Wednesday’s vice presidential debate between Vice President Mike Pence and Democratic Sen. Kamala Harris “has taken a whole new character over the last 72 hours,” said Josh Kraushaar, National Journal politics editor and Fox News Radio Political Analyst.
Since Trump’s diagnosis, Pence, who has tested negative for the coronavirus, has stepped up on the campaign trail while also preparing for the upcoming debate.
“He’s in an interesting position,” Kraushaar said. “He’s now playing both a political and an important role as the number two position in charge in Washington.”
He went on to say that he thinks there are “going to be a lot of questions about what he [Pence] knew, when he knew about the president’s health diagnosis and there’s going to be a lot of questions about his readiness to step in if necessary.”
He added that “Vice President Pence has sort of been a secondary player in the whole campaign.
“Now he’s leading the president’s rallies going forward, he’s going to be the person who would step in if there were, God forbid, there was some kind of crisis medically with the president,” he continued, noting that “all of a sudden” people want to know what Pence “brings to the table and what he’s thinking at this very precarious moment.”
Kraushaar also said that Wednesday’s debate will give voters an opportunity to learn more about Democratic presidential nominee Joe Biden’s running mate.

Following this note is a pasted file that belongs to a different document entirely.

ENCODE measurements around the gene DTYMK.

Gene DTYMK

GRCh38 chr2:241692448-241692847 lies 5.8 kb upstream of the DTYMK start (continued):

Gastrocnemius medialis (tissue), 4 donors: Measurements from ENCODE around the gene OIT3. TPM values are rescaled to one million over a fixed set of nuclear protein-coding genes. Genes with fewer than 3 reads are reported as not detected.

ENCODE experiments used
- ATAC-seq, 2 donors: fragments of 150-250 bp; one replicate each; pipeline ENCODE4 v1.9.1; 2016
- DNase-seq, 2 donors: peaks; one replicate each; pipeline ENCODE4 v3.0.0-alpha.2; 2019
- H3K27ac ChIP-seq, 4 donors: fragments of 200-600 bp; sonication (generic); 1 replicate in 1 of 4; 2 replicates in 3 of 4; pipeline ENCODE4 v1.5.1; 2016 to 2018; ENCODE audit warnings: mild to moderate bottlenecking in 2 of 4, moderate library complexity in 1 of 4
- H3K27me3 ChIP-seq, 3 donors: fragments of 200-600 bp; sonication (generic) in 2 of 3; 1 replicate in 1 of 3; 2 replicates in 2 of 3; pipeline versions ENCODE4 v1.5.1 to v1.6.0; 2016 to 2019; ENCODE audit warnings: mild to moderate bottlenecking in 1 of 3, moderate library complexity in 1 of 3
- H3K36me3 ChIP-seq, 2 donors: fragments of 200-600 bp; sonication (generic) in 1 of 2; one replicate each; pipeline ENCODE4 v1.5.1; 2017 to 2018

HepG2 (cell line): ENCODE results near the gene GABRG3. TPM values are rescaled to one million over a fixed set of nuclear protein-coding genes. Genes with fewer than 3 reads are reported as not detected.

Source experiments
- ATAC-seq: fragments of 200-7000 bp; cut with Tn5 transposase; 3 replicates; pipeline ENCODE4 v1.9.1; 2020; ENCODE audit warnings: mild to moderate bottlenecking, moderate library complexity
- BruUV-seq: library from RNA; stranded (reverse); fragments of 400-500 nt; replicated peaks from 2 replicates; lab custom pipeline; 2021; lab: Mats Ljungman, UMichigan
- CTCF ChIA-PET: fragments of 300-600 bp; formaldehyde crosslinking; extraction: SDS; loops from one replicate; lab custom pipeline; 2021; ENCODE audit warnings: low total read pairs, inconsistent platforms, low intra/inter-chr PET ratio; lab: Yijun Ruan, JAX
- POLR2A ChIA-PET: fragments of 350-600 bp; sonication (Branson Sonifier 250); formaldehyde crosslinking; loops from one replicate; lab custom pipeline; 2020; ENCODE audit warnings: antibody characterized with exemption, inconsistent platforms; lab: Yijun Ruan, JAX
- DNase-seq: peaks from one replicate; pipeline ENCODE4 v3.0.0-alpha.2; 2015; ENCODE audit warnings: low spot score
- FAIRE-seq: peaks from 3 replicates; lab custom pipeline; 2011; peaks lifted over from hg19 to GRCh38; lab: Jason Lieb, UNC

“Before the news about the president’s COVID diagnosis this was actually going to be a very significant debate because we haven’t heard a whole lot from Senator Kamala Harris ever since she was picked as Joe Biden’s running mate,” Kraushaar said.
“And I think it’s clear that she’s more to the left of where he is and, at times, she’s even contradicted her running mate on where she stands on some of the hot button issues, including issues of policing and law and order.”
Kraushaar went on to say that he doesn’t think the Biden campaign has “utilized” Harris “as aggressively as they otherwise could” thus far. He said that is why he thinks “there are a lot of voters that want to see what Kamala Harris is all about, what her message is, whether she can be in sync with the Biden campaign.”
He acknowledged that Harris, D-Calif., has been “utilized sort of to energize the base.”
“The way Biden’s campaign has utilized her mainly has been to speak to certain constituency groups that are more liberal, that are more activist and so she’s offered a tailored message to those voters,” Kraushaar said.
He added that Harris will be presented with the opportunity to speak to tens of millions of Americans during the debate on Wednesday.
“It’s going to be interesting to see if she kind of broadens her message to be a little more pragmatic or whether she continues to kind of speak to the base as she did during the presidential primary,” Kraushaar said.
Harris and Pence will face off in their highly anticipated debate on Wednesday at the University of Utah in Salt Lake City. It will be the first and only debate between Pence and Harris before the election on Nov. 3.
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